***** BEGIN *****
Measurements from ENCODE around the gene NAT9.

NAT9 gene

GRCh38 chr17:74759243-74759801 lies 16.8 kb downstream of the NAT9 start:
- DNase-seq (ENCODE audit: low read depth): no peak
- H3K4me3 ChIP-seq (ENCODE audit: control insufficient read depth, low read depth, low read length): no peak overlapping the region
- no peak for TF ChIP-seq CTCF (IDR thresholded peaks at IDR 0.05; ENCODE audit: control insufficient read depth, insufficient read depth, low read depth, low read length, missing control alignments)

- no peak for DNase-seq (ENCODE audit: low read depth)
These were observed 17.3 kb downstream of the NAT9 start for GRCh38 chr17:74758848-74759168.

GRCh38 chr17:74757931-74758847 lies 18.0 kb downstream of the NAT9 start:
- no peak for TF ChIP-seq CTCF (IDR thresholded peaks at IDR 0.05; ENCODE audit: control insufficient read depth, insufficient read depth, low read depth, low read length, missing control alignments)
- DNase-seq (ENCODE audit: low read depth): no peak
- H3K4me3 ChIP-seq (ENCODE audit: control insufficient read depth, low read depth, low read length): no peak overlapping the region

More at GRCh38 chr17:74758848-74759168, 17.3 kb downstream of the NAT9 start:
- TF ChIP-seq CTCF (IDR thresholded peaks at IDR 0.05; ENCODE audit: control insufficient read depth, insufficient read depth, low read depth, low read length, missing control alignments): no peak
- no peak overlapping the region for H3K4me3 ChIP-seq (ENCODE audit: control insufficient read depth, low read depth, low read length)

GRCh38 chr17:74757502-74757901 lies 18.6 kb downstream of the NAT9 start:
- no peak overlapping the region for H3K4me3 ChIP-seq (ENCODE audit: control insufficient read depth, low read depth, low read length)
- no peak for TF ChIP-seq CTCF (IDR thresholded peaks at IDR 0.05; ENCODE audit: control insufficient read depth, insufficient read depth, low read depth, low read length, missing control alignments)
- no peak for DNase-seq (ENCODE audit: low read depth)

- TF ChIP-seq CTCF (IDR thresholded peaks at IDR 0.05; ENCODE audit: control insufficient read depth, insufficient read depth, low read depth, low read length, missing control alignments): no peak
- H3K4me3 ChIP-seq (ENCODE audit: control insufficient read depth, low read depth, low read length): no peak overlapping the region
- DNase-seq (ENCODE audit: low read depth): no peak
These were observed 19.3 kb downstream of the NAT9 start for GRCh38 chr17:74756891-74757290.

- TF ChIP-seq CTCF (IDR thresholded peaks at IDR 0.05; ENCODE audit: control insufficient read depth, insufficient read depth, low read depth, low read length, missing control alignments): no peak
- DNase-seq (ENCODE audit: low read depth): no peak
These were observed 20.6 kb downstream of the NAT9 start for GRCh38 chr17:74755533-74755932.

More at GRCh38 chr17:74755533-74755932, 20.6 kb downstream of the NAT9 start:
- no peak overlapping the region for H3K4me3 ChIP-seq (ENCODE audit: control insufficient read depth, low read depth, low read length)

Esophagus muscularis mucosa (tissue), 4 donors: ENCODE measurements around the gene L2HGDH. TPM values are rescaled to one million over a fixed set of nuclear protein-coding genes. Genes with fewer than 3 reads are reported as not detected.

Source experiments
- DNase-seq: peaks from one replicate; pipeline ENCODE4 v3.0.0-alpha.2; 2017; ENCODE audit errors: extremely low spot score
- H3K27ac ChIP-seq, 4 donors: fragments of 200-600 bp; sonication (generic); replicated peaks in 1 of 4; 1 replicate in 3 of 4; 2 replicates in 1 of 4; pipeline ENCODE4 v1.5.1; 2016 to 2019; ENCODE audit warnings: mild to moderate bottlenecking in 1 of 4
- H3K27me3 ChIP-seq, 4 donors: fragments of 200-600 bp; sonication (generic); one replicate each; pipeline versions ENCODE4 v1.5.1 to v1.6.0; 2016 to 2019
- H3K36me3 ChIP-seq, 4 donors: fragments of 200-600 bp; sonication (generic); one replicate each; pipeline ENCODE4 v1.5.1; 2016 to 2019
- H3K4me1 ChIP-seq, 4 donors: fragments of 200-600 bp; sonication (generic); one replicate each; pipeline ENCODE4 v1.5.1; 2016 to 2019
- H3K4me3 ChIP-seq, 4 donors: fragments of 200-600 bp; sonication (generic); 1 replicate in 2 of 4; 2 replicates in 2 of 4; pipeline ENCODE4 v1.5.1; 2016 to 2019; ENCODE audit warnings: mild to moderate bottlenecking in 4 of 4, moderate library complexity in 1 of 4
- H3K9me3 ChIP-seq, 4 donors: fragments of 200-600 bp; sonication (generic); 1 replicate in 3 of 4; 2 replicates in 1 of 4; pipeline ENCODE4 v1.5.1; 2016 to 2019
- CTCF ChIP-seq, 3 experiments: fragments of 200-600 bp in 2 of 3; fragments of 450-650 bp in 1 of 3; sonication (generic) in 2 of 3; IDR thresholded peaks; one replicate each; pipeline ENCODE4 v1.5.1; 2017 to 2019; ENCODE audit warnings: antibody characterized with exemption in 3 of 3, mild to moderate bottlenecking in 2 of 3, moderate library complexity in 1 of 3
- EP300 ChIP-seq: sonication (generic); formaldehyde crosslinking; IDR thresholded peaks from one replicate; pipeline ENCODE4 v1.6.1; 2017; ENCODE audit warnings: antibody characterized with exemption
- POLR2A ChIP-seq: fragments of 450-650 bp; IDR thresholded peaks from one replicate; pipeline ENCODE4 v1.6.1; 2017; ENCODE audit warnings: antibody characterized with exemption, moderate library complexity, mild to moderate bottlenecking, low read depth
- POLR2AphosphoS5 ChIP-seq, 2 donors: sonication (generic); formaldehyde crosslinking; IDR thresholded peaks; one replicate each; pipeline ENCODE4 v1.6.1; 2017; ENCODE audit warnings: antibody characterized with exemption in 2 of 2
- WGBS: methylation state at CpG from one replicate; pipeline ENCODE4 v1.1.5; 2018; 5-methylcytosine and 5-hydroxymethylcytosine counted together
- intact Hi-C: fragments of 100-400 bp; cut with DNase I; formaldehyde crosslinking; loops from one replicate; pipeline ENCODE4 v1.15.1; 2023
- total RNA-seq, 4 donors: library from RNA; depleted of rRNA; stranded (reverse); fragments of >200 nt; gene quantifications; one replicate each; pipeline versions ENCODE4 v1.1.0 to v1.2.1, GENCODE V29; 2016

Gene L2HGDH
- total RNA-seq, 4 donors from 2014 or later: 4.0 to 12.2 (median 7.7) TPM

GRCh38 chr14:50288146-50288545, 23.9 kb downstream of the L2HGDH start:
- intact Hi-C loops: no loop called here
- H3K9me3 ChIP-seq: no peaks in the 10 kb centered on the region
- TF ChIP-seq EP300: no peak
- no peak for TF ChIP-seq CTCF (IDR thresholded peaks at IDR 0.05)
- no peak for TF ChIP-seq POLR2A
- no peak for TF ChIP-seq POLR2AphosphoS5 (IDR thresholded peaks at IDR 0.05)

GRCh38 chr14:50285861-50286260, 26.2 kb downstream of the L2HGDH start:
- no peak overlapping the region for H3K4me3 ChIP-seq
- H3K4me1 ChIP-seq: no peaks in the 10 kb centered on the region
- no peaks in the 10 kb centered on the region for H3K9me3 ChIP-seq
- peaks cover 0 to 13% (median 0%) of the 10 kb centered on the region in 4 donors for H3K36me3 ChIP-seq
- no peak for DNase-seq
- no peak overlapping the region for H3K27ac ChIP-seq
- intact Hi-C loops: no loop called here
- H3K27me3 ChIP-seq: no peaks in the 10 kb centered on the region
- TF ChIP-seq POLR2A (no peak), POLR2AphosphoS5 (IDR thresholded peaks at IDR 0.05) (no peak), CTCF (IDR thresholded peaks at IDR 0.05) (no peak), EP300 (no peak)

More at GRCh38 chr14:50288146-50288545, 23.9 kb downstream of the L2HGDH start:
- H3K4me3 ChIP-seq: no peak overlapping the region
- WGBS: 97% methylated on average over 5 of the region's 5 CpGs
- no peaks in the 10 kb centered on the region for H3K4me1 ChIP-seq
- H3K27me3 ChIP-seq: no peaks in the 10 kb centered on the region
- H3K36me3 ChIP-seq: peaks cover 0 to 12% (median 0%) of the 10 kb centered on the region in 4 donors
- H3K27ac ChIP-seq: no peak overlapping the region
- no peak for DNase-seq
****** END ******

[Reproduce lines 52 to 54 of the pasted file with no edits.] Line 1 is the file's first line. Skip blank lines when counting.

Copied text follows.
- no peak for TF ChIP-seq POLR2A
- no peak for TF ChIP-seq POLR2AphosphoS5 (IDR thresholded peaks at IDR 0.05)

GRCh38 chr14:50285861-50286260, 26.2 kb downstream of the L2HGDH start: